[Legislative Procedures Ontology] J.H. Snider, Would You Ask Turkeys to Mandate Thanksgiving? The Dismal Politics of Legislative Transparency, Journal of Information Technology & Democracy, Spring 2009. This is based on a working paper written for the Harvard Kennedy School of Government’s Shorenstein Center on the Press, Politics and Public Policy.
“Dr. Snider’s The Dismal Politics of Legislative Transparency offers a cogent explication of the inherent conflict between legislators and legislative data, dismantling the mechanisms of legislative information to expose the conflicting incentives often at their core. This argument has assisted me in advocating for bulk access to legislative data, illuminating the need for access to legislators’ roll call votes, as well as the widespread failings of legislatures to make this information available.”
— John Wonderlich,
It’s a fascinating, terrific piece of writing. I liked the conceptual framework you’ve set up: the reasons given by legislatures for not making roll call data available, the expanded speech solution via a Shadow Legislature enabled by new technology, fat and thin private legislative media and their value, the cycle of influence supported by fat and thin private legislative media, and the impact on journalists of reduced information costs. Thanks for writing this.
— Greg Elin, Chief Data Architect, Sunlight Foundation
“Your presentation at the 2008 Annual Meeting of the National Online Legislative Associates (NOLA) was compelling. Our members were eager to discuss your research on the online accessibility of roll call votes and your ideas for using new information technology to make legislative procedure more democratic. We look forward to learning about your future work in this area.”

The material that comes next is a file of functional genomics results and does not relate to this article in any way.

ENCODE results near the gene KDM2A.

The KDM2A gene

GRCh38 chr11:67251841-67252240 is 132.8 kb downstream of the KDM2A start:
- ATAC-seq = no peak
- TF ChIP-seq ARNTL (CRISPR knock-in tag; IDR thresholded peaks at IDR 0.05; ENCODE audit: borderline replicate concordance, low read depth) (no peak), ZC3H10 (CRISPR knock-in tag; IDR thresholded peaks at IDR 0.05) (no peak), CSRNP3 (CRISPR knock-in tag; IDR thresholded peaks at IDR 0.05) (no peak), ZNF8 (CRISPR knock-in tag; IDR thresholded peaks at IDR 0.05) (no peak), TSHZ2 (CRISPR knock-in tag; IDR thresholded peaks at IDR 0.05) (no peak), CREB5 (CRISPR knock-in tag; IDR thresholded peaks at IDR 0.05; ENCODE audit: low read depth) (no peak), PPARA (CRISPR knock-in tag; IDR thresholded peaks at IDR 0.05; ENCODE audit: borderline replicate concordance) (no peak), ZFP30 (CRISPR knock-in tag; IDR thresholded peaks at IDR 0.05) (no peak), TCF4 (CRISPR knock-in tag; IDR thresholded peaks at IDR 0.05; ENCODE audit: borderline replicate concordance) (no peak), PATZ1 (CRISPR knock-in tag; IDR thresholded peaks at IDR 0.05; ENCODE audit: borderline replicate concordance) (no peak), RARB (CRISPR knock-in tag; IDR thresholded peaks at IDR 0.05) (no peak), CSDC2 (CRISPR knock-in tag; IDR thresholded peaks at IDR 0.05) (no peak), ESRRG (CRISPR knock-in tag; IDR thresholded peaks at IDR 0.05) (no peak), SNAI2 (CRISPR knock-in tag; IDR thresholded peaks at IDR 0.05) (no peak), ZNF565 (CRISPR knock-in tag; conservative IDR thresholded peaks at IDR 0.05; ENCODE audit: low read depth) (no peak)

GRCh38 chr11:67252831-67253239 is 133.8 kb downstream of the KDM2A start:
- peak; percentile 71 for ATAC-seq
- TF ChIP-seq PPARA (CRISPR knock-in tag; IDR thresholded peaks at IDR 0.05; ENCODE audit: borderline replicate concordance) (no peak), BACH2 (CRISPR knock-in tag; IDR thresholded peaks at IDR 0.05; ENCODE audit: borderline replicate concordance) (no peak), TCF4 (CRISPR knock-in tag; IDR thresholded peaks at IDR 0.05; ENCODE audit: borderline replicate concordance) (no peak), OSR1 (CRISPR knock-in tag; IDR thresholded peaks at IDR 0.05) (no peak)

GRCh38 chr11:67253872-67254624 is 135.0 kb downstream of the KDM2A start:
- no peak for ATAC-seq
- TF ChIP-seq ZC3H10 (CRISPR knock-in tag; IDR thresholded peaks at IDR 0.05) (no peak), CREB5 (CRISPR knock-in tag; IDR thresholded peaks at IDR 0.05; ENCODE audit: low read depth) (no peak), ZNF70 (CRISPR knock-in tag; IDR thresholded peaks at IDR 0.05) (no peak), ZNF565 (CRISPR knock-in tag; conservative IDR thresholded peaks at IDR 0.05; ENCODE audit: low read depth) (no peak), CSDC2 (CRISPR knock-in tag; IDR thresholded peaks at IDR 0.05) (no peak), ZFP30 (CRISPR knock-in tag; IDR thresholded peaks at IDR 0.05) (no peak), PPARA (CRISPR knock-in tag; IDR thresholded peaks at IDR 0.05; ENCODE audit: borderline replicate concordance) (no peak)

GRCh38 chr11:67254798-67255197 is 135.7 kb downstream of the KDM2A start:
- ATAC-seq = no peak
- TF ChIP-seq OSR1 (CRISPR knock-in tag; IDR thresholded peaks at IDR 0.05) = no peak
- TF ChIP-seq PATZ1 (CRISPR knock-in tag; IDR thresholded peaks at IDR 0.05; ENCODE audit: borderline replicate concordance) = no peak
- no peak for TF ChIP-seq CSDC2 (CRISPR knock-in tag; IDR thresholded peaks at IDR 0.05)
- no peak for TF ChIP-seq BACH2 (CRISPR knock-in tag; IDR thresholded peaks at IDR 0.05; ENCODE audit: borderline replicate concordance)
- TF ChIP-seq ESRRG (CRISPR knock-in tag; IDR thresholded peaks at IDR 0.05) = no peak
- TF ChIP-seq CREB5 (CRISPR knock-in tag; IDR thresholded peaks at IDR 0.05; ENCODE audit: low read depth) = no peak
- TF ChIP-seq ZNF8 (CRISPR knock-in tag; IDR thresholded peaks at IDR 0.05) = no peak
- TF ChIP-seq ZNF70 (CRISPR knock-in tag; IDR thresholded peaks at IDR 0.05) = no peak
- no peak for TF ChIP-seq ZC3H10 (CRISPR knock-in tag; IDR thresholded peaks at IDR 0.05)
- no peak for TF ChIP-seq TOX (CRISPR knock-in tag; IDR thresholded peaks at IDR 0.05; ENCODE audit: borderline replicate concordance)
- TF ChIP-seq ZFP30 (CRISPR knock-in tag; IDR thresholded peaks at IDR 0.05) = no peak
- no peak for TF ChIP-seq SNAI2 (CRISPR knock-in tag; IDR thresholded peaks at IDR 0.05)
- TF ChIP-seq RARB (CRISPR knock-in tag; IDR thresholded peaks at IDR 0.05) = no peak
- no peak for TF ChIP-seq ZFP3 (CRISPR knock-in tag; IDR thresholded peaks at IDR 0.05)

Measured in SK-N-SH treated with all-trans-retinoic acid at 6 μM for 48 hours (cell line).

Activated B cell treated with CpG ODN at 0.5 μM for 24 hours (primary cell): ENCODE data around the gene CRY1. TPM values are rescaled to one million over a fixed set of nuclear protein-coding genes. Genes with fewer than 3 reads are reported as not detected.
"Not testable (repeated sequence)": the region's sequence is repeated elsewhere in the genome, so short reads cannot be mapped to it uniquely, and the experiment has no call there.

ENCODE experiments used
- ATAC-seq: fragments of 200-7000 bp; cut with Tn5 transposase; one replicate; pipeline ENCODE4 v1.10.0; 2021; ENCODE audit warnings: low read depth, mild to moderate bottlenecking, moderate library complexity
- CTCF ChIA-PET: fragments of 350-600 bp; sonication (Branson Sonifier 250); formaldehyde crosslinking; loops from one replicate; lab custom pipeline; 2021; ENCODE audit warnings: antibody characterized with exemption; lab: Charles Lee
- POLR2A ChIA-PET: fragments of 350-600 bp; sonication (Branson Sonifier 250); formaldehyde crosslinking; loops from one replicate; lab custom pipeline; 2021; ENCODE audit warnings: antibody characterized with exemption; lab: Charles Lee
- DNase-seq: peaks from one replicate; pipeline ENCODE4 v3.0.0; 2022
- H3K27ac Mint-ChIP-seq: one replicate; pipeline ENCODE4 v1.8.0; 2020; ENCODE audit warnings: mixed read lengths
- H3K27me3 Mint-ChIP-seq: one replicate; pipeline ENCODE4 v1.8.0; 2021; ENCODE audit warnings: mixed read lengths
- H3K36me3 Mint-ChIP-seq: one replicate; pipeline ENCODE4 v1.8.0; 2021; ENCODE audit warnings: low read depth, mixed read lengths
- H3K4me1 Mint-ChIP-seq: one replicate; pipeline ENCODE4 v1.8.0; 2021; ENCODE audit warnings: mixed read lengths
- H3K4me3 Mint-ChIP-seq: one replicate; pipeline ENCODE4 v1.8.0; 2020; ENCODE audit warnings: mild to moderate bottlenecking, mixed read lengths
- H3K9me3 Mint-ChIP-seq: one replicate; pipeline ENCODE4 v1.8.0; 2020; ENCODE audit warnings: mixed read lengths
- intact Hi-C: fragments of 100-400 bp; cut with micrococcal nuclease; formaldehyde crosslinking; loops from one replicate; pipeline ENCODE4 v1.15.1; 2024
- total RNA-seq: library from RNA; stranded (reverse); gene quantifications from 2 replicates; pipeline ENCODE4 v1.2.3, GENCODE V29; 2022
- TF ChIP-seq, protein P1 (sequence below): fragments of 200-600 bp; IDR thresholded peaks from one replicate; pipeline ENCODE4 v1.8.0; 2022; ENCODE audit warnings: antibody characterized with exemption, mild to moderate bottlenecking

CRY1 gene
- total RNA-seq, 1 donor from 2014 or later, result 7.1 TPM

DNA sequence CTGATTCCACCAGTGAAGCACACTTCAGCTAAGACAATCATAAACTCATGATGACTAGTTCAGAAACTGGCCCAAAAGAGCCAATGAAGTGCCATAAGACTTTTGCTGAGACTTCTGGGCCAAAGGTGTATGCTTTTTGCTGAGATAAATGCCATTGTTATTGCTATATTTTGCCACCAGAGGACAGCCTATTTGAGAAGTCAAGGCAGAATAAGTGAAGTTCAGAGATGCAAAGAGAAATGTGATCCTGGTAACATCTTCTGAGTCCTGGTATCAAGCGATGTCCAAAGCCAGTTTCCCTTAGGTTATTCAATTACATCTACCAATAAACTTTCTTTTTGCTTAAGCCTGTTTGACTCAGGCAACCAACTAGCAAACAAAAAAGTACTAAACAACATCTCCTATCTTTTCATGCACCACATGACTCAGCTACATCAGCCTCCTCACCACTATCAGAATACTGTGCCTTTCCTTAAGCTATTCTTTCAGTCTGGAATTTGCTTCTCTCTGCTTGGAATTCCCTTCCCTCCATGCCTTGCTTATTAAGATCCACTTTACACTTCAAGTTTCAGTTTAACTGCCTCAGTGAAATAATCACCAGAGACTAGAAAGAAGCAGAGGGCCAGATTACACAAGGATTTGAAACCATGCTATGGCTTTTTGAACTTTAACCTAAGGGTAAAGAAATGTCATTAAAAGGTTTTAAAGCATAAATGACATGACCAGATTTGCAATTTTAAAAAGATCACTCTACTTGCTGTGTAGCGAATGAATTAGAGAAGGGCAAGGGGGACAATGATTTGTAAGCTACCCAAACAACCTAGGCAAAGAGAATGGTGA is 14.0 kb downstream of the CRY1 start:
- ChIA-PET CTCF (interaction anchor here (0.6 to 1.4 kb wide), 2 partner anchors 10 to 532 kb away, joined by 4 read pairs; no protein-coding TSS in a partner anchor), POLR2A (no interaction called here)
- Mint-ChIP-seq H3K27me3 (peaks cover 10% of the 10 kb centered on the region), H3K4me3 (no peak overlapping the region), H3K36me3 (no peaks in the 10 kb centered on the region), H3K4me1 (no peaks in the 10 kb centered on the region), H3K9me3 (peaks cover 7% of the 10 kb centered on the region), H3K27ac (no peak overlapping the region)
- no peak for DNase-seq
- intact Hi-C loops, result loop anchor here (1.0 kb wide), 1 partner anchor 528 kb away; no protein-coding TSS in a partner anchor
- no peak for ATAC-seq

Andy Fish, President of NOLA and Managing Partner of the Texas Legislative Services.
Open Government Legislative and Agency Testimony
Testimony of J.H. Snider on Senate Bill 644: Joint Committee on Transparency and Open Government Act, before the Before the Committee on Education, Health, and Environmental Affairs, Maryland Senate, March 15, 2011, Annapolis, Maryland.
Testimony of J.H. Snider on Senate Bill 740: Public Records Act, before the Before the Committee on Education, Health, and Environmental Affairs, Maryland Senate, March 15, 2011, Annapolis, Maryland.
Written Comments of J.H. Snider on House Bill 48: Open Meetings Act, before the Before the Subcommittee on Government Operations, Maryland House of Delegates, February 17, 2011, Annapolis, Maryland.
Testimony of J.H. Snider on House Bill 37: Public Information Act, before the Before the Committee on Health and Government Operations, Maryland House of Delegates, February 1, 2011, Annapolis, Maryland.
Praise for iSolon.org’s Work on Legislative Information Systems:
(for more praise,